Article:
The mounting of the solar panel will be specific to your vehicle. I found a way to use the existing roof rails (above, right) in which I drilled holes and inserted bolts from the bottom up. Using lock washers, I was able to fit thread dowel nuts onto the bolts, creating a surface onto which the panel brackets rest. When the wing nut is tightened, the panel is completely snug, not the slightest vibration.

All of this took a significant amount of careful measurement, so take our time, check all measurements twice, and do it right the first time.

Solar Subaru: panel brackets by Kai Staats Solar Subaru: panel mounts by Kai Staats

Solar Subaru: panel hing by Kai Staats Solar Subaru: panel up by Kai Staats

Mounting the panel itself was a bit tricky. I used the brackets ordered along with the panel, but in a way they were not intended. Designed to attach to the side of the panels, I drilled new holes along the ends, again carefully measuring so as to fit perfectly to the bolts which press through the roof rails. The only messy effort is the need to make the holes in the mounting brackets slightly oblong so as to accommodate the angle of the panel when it lowers onto the bolts.

The hinge serves two functions: to allow the raising and lowering of the panel for work on the wiring or cleaning the roof without removal, and to angle the panel to face the sun. I now carry a short wooden stick which readily props the panel to approximately 45 degrees. Eventually, I would like to attach a metal “kickstand” with a set of angles built-in.

Solar Subaru: panel flat by Kai Staats

The final product is solid, low-profile, and even allows for full use of my roof rack, unobstructed.

Solar Subaru: finished by Kai Staats Solar Subaru: finished by Kai Staats

Solar Subaru: 300W inverter by Kai Staats Solar Subaru: 110V A/C by Kai Staats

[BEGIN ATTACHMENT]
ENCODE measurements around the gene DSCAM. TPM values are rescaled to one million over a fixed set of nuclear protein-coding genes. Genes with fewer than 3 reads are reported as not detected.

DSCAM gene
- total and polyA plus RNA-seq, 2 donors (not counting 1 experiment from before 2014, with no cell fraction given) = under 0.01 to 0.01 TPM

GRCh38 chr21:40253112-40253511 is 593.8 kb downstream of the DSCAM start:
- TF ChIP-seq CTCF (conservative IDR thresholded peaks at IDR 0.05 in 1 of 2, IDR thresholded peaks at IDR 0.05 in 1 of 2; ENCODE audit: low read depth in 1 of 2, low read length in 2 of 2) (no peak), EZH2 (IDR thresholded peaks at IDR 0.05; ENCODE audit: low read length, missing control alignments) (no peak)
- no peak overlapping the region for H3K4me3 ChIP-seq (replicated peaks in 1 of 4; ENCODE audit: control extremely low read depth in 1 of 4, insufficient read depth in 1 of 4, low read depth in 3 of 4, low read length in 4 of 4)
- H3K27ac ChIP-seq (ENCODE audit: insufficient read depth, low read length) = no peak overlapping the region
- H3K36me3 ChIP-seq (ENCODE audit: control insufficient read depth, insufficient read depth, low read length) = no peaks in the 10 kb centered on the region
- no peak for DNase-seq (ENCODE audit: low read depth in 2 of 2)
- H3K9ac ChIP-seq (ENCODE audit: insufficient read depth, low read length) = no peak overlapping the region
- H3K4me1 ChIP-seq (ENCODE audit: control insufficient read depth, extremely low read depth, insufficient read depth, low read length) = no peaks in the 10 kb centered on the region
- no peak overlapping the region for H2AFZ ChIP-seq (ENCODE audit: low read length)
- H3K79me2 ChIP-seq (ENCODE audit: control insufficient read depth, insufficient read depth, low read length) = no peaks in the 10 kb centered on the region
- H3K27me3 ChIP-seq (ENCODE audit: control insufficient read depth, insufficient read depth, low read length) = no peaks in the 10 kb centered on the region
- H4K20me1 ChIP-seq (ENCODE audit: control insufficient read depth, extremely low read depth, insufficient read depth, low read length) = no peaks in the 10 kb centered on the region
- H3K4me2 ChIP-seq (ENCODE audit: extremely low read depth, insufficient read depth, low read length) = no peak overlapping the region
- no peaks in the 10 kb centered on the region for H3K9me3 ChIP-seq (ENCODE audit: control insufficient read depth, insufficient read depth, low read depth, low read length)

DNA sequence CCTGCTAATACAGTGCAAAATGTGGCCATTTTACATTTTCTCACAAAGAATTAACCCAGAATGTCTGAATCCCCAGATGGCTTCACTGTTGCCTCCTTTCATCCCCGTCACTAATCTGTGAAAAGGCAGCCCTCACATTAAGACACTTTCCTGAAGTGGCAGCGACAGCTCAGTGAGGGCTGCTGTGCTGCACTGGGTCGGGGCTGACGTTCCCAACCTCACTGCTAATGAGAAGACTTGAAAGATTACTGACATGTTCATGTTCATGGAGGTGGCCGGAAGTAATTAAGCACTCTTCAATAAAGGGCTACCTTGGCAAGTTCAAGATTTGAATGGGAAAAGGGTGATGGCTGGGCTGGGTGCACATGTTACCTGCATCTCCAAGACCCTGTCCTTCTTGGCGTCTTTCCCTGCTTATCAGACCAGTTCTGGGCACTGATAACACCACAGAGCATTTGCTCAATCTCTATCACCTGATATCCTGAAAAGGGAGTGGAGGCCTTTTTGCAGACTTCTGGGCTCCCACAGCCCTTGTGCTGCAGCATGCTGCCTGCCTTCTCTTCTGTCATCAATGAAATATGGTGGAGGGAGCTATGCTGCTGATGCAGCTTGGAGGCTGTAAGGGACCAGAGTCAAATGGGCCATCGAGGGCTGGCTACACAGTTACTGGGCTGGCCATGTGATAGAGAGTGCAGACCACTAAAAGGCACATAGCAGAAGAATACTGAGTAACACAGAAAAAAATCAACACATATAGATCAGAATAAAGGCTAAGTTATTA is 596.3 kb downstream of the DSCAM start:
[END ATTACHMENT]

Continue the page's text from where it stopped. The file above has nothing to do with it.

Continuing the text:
In the rear-left (driver side) cargo pocket I drilled holes to route the positive (+) and negative (-) electrical cables from the panel into the interior space, to the AGM motorcycle battery. The charge controller is mounted to the wall of the pocket (which was a bit tricky, given that no glue would stick to the vinyl). I used T-nuts designed for wood working, applying 3 small screws per T-nut but careful to not strip the forced threading in the thin plastic wall of the pocket. Again, this is specific to my installation. The new 12V power socket was affixed using the same T-nuts and a total of 6 small screws, 3 per T-nut.

In the rear-right (passenger side) cargo pocket I mounted a standard, household A/C socket and toggle switch connected by 18g wire to the Morningstar 300W inverter mounted on a slab of wood (cut to fit neatly in the bottom of the plastic bin) just above the spare tire. The wire from the inverter to the socket is standard 14g as required in home wiring.

The end result is A/C power from either side, or both, whenever I need it.

The AGM motorcycle battery is ample (without the sun up) to provide one full charge of my Apple PowerBook Pro. Seems low, but when I run the numbers it makes wattage sense. It is incredible how much power is stored in Lithium-Ion batteries but at 1/10 the physical volume of the AGM. For now, it serves its purpose perfectly, providing power to get through the evening hours and into the night with my laptop and cell phone charging, a low-wattage LED work light. By day, I have all the power I need.